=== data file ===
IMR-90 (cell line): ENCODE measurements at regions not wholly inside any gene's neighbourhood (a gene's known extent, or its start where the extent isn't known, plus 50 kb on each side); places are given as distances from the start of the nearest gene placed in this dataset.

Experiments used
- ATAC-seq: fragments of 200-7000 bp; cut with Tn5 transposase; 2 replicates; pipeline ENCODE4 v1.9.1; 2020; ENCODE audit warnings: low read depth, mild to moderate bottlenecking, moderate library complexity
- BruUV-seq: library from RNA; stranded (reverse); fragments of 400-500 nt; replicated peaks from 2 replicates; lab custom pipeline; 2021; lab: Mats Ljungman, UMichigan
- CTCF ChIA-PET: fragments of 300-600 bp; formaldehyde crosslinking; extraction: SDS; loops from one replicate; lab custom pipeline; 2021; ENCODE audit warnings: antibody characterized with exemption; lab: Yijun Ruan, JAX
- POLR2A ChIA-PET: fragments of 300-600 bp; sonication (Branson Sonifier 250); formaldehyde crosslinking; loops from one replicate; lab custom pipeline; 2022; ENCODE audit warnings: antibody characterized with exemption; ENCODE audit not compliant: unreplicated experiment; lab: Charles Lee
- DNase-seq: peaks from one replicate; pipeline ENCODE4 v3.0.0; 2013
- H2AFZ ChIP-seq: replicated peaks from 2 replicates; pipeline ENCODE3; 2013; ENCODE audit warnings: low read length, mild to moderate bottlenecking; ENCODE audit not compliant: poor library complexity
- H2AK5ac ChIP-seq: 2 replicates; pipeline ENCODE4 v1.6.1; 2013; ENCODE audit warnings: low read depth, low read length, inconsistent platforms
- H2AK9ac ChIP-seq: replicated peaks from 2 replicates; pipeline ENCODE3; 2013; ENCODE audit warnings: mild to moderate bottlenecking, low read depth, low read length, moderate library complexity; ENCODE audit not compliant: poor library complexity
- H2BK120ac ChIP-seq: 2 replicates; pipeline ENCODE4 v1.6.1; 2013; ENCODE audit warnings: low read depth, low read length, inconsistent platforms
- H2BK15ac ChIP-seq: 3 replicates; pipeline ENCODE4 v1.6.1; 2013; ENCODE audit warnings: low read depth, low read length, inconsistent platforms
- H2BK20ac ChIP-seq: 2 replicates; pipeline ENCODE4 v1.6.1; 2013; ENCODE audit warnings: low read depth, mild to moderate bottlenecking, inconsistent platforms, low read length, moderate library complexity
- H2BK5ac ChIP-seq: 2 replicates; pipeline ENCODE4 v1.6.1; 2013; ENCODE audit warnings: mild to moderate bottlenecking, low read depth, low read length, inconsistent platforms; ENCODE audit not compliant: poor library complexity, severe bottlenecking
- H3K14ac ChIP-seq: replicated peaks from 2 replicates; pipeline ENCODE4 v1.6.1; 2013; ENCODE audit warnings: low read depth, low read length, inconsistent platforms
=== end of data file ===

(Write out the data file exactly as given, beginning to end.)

IMR-90 (cell line): ENCODE measurements at regions not wholly inside any gene's neighbourhood (a gene's known extent, or its start where the extent isn't known, plus 50 kb on each side); places are given as distances from the start of the nearest gene placed in this dataset.

Experiments used
- ATAC-seq: fragments of 200-7000 bp; cut with Tn5 transposase; 2 replicates; pipeline ENCODE4 v1.9.1; 2020; ENCODE audit warnings: low read depth, mild to moderate bottlenecking, moderate library complexity
- BruUV-seq: library from RNA; stranded (reverse); fragments of 400-500 nt; replicated peaks from 2 replicates; lab custom pipeline; 2021; lab: Mats Ljungman, UMichigan
- CTCF ChIA-PET: fragments of 300-600 bp; formaldehyde crosslinking; extraction: SDS; loops from one replicate; lab custom pipeline; 2021; ENCODE audit warnings: antibody characterized with exemption; lab: Yijun Ruan, JAX
- POLR2A ChIA-PET: fragments of 300-600 bp; sonication (Branson Sonifier 250); formaldehyde crosslinking; loops from one replicate; lab custom pipeline; 2022; ENCODE audit warnings: antibody characterized with exemption; ENCODE audit not compliant: unreplicated experiment; lab: Charles Lee
- DNase-seq: peaks from one replicate; pipeline ENCODE4 v3.0.0; 2013
- H2AFZ ChIP-seq: replicated peaks from 2 replicates; pipeline ENCODE3; 2013; ENCODE audit warnings: low read length, mild to moderate bottlenecking; ENCODE audit not compliant: poor library complexity
- H2AK5ac ChIP-seq: 2 replicates; pipeline ENCODE4 v1.6.1; 2013; ENCODE audit warnings: low read depth, low read length, inconsistent platforms
- H2AK9ac ChIP-seq: replicated peaks from 2 replicates; pipeline ENCODE3; 2013; ENCODE audit warnings: mild to moderate bottlenecking, low read depth, low read length, moderate library complexity; ENCODE audit not compliant: poor library complexity
- H2BK120ac ChIP-seq: 2 replicates; pipeline ENCODE4 v1.6.1; 2013; ENCODE audit warnings: low read depth, low read length, inconsistent platforms
- H2BK15ac ChIP-seq: 3 replicates; pipeline ENCODE4 v1.6.1; 2013; ENCODE audit warnings: low read depth, low read length, inconsistent platforms
- H2BK20ac ChIP-seq: 2 replicates; pipeline ENCODE4 v1.6.1; 2013; ENCODE audit warnings: low read depth, mild to moderate bottlenecking, inconsistent platforms, low read length, moderate library complexity
- H2BK5ac ChIP-seq: 2 replicates; pipeline ENCODE4 v1.6.1; 2013; ENCODE audit warnings: mild to moderate bottlenecking, low read depth, low read length, inconsistent platforms; ENCODE audit not compliant: poor library complexity, severe bottlenecking
- H3K14ac ChIP-seq: replicated peaks from 2 replicates; pipeline ENCODE4 v1.6.1; 2013; ENCODE audit warnings: low read depth, low read length, inconsistent platforms